Secrets of the Demon

by Diana Rowland

4 Star Review

Demon Summoning Has Less Vomiting!

Secrets of the Demon by Diana Rowland

Reviewed:   January 6, 2011

Genre:   Urban Fantasy

Series:   Kara Gillian, Book 3

Rating:   4 stars

Length:   320 Pages

Formats:   Print, eBook

What I Read...

Beaulac, Louisiana homicide detective Kara Gillian is in New Orleans, working a case with the multi-jurisdictional task force she's recently joined with FBI Special Agents Ryan Kristoff and Zachary Garner. The task force deals with white collar and "financial crimes"...also known as crimes having a supernatural or paranormal element. The lead singer of the Goth rock band Ether Madhouse has been receiving threats that a demon is intent on eating her soul during her last concert on the tour, so Kara, Ryan, and Zach have joined forces with NOPD detective Marco Knight to stake out the concert, Kara on high alert for any trickles of arcane power.

When the singer is snatched suddenly by something that is definitely not a demon...nor anything else Kara had ever experienced before...the potential publicity stunt takes a dark turn, and any pleasure at rescuing the lead singer is quickly squashed when bodies start turning up surrounded by fields of arcane dissonance that match the one she felt during the singer's abduction, but doesn't match any sort of power with which Kara is familiar. And she can't stop what she doesn't understand.

As the body count rises and the search for answers gets overshadowed by a growing number of tough questions, Kara's job gets infinitely more dangerous. A new wave of power is rising and this time, the thick, oily sense of evil intent is directed at her, and it's the sort of power she's not strong enough to withstand.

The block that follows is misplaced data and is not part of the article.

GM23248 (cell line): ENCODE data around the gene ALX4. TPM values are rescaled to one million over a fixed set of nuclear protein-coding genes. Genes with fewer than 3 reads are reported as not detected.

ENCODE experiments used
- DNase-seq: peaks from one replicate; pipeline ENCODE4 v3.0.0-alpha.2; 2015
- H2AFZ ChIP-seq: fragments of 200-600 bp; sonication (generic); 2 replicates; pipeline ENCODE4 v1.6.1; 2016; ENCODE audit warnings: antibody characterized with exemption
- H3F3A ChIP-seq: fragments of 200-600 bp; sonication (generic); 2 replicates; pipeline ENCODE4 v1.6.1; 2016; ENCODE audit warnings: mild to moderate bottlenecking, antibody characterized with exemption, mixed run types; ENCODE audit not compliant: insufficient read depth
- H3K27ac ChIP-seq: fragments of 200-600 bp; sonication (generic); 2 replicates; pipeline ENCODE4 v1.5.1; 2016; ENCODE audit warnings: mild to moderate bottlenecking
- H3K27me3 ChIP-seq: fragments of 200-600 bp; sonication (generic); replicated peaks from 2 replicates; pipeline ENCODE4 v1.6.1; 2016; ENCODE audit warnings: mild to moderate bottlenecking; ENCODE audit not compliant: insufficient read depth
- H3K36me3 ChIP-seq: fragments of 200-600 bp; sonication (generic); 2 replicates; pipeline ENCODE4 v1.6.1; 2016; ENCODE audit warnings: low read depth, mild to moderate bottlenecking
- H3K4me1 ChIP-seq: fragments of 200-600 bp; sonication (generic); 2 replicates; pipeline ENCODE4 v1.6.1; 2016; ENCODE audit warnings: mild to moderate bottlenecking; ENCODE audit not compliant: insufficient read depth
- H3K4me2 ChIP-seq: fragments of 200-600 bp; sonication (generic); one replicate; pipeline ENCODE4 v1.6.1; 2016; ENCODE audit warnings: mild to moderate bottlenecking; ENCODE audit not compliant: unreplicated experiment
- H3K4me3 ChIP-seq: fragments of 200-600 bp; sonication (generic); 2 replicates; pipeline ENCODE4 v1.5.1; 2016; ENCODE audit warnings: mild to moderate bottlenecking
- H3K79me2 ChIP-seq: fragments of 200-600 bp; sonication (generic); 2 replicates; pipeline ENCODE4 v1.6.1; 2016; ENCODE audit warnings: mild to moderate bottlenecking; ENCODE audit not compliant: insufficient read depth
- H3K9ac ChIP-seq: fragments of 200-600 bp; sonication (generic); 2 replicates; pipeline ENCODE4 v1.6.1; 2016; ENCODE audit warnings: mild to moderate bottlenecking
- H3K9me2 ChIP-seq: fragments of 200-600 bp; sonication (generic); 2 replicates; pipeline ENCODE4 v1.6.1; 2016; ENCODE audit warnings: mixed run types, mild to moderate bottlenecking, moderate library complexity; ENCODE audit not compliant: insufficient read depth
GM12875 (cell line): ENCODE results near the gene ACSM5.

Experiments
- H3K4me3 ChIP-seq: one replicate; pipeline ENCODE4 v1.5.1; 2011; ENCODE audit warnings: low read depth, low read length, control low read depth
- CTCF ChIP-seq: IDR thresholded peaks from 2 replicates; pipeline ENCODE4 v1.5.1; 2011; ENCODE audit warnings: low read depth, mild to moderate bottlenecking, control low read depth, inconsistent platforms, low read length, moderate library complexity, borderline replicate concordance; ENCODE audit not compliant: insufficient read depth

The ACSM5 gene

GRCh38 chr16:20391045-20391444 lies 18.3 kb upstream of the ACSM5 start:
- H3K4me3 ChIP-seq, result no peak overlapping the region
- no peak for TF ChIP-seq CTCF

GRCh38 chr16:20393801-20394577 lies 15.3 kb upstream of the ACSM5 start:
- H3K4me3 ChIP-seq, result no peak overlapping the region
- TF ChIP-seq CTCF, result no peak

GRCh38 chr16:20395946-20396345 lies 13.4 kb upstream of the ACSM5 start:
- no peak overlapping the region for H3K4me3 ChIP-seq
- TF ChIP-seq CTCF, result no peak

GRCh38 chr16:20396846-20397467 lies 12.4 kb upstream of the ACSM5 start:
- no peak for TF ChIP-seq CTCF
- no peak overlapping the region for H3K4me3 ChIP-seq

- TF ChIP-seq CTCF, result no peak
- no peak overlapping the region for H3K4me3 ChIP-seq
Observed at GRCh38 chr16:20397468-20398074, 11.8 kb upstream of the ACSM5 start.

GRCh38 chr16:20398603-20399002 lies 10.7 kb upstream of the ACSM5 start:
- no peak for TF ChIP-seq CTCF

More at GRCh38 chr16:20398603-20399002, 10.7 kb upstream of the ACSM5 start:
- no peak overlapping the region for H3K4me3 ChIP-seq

What I Thought...

I love this series! Kara Gillian is one of my favorite ongoing-series heroines in the genre right now for the very fact that she's so wonderfully normal in all aspects but one: she can summon demons from the demon realm, an alternate universe that brushes against ours. These are not hell and brimstone monsters, either, but different species with various levels of intellect and power that are bound by a strong code of honor. I love the mythos and world building Rowland has created for this series, and I adore the mix of solid police procedural and urban fantasy roller coaster.

But Kara is definitely the driving force of the woman-love I feel for this series. I love that she's got body image issues, isn't a fan of working out (her approaching PT test is enough to give her hives when she thinks about it), and thinks a healthy breakfast is a couple of chocolate donuts and a mug of brew. I think it's fantastic that she's nearly friendless (though that's improving as the series goes along) and hasn't had a relationship with a man last for more than a handful of months...either of the two times she's had a relationship at all. Okay, true, maybe that's not fantastic for her, but for me as a reader, I find her ultimately sympathetic and ever so easy to relate to. She's a little neurotic, a bit insecure - and acknowledges it, and though she's a tenacious bloodhound and a hell of a detective when it comes to solving a case, and would give up her life protecting people she cares about, she's far from a know-it-all and has huge gaps in her understanding of even the forces she is able to manipulate and the magic she can wield. She's an Everywoman of the highest and most well-defined order and I love reading about her.